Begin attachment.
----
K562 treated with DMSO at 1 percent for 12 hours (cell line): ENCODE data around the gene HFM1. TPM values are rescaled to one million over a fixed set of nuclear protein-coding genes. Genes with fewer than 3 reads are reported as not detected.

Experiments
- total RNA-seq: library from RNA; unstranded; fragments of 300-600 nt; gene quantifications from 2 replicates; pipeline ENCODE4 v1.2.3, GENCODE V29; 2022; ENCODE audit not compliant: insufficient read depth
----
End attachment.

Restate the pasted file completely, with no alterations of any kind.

K562 treated with DMSO at 1 percent for 12 hours (cell line): ENCODE data around the gene HFM1. TPM values are rescaled to one million over a fixed set of nuclear protein-coding genes. Genes with fewer than 3 reads are reported as not detected.

Experiments
- total RNA-seq: library from RNA; unstranded; fragments of 300-600 nt; gene quantifications from 2 replicates; pipeline ENCODE4 v1.2.3, GENCODE V29; 2022; ENCODE audit not compliant: insufficient read depth